Block 48 in FIG. 2 provides the option of contacting a consultant. The adjacent block 57 indicates that the logic continues in FIG. 6. In that Figure, block 120 indicates that the PCS identifies a consultant. For identifying a consultant, the system maintains a table, in which one, or more, consultants is assigned to each Universal Product Code. The PCS looks up the consultant assigned to the UPC which was scanned by the customer, and attempts to contact the consultant, as by using the rf network described above, or by making a cellular telephone call, using the cellular capabilities of the PCS. Block 121 in FIG. 1 represents cellular telephone equipment.
If a consultant is reached, as indicated by blocks 126 and 138 in FIG. 6, the PCS then prints a message, telling the customer to press an appropriate key 9 in FIG. 1 when the consultation terminates. When the key-press occurs, the logic returns to an appropriate point, such as block 45 in FIG. 2, as indicated by blocks 141 and 144 in FIG. 6.
If the attempt to reach a consultant fails, the logic proceeds to block 129 in FIG. 6, wherein a back-up consultant is identified, as indicated by block 129, and an attempt is made to contact that consultant, as indicated by blocks 132 and 135. The process continues, until terminated by the customer, or a consultant is reached, as indicated by the symbols "etc." associated with block 135.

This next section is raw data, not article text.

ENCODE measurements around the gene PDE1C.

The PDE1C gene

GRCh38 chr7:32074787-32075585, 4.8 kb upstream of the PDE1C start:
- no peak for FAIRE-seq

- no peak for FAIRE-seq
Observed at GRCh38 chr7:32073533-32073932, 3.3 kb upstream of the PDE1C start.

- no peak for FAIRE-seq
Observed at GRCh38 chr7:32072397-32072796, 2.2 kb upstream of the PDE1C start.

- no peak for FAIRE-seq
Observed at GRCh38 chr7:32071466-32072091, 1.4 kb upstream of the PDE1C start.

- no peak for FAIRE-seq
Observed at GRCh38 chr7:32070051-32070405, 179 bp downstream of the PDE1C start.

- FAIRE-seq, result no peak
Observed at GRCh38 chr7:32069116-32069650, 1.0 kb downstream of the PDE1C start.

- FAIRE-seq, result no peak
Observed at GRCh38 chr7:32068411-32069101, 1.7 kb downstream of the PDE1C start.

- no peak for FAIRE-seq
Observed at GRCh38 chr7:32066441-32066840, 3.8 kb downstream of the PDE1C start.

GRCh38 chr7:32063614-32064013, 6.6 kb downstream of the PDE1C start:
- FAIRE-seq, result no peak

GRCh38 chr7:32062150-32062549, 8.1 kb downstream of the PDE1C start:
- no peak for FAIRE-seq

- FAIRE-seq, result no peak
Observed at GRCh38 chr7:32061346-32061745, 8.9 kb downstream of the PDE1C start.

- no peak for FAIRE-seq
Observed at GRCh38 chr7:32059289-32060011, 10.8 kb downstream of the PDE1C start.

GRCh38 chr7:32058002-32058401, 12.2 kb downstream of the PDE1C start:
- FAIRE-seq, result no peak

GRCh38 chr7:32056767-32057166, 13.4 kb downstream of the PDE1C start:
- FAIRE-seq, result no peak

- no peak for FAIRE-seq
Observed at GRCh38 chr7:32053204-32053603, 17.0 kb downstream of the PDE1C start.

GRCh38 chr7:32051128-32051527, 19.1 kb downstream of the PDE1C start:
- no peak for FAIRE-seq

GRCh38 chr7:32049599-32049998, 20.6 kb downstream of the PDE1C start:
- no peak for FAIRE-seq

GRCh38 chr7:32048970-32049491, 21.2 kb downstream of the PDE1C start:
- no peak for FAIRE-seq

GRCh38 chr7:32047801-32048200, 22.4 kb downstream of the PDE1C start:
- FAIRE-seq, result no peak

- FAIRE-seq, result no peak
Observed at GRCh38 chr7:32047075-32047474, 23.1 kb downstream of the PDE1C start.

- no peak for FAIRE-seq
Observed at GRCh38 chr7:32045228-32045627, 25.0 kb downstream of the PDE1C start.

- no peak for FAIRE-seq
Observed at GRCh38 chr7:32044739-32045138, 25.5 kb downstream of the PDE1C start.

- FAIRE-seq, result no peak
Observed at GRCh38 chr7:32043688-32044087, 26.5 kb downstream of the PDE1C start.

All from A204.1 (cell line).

Block 51 in FIG. 2 indicates that the customer can request purchase of the product through the PCS. If the customer elects the purchase, the PCS establishes a link with a sales representative, analogous to establishing a link with a consultant, as in the logic following block 48 of FIG. 2. The sales representative handles the details of the transaction.
The preceding discussion presumed that bar-code labels are associated with the products. However, other types of labels can be used, such as an alpha-numeric label, which is read by an optical character scanner.
Another type of labeling apparatus which can be used is manufactured by B-I Corporation, 6400 Lookout Road, Boulder, Colo. This device is a non-powered integrated circuit (IC), which is attached to a product. When the IC is interrogated by incoming rf energy, provided by a transmitter which is also available from B-I Corporation, the IC derives operating power from the rf energy, and transmits a pre-programmed code to the transmitter. In the present invention, this code would identify the product to which the IC is attached.